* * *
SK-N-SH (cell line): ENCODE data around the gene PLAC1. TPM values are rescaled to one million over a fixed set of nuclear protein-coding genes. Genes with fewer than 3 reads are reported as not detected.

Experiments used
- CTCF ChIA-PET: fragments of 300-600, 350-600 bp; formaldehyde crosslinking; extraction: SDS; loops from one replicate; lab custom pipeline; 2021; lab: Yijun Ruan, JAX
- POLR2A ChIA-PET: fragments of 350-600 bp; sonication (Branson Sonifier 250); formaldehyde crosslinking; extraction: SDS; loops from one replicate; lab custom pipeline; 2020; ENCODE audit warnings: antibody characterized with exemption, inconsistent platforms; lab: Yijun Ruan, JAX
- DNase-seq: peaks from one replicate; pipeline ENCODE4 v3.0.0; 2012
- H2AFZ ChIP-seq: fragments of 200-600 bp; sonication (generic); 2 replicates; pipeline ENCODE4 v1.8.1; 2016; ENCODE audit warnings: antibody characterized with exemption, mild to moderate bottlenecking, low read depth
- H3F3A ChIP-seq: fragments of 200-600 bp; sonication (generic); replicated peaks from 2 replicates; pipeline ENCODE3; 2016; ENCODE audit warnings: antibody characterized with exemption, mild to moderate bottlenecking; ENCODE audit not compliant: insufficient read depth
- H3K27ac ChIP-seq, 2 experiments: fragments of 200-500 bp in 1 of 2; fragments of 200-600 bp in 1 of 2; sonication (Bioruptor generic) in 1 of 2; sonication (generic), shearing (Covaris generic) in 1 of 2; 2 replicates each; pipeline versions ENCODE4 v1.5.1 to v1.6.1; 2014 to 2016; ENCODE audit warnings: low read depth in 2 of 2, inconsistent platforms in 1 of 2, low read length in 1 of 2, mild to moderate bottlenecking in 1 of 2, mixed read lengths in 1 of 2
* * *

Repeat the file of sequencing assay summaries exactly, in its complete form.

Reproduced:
SK-N-SH (cell line): ENCODE data around the gene PLAC1. TPM values are rescaled to one million over a fixed set of nuclear protein-coding genes. Genes with fewer than 3 reads are reported as not detected.

Experiments used
- CTCF ChIA-PET: fragments of 300-600, 350-600 bp; formaldehyde crosslinking; extraction: SDS; loops from one replicate; lab custom pipeline; 2021; lab: Yijun Ruan, JAX
- POLR2A ChIA-PET: fragments of 350-600 bp; sonication (Branson Sonifier 250); formaldehyde crosslinking; extraction: SDS; loops from one replicate; lab custom pipeline; 2020; ENCODE audit warnings: antibody characterized with exemption, inconsistent platforms; lab: Yijun Ruan, JAX
- DNase-seq: peaks from one replicate; pipeline ENCODE4 v3.0.0; 2012
- H2AFZ ChIP-seq: fragments of 200-600 bp; sonication (generic); 2 replicates; pipeline ENCODE4 v1.8.1; 2016; ENCODE audit warnings: antibody characterized with exemption, mild to moderate bottlenecking, low read depth
- H3F3A ChIP-seq: fragments of 200-600 bp; sonication (generic); replicated peaks from 2 replicates; pipeline ENCODE3; 2016; ENCODE audit warnings: antibody characterized with exemption, mild to moderate bottlenecking; ENCODE audit not compliant: insufficient read depth
- H3K27ac ChIP-seq, 2 experiments: fragments of 200-500 bp in 1 of 2; fragments of 200-600 bp in 1 of 2; sonication (Bioruptor generic) in 1 of 2; sonication (generic), shearing (Covaris generic) in 1 of 2; 2 replicates each; pipeline versions ENCODE4 v1.5.1 to v1.6.1; 2014 to 2016; ENCODE audit warnings: low read depth in 2 of 2, inconsistent platforms in 1 of 2, low read length in 1 of 2, mild to moderate bottlenecking in 1 of 2, mixed read lengths in 1 of 2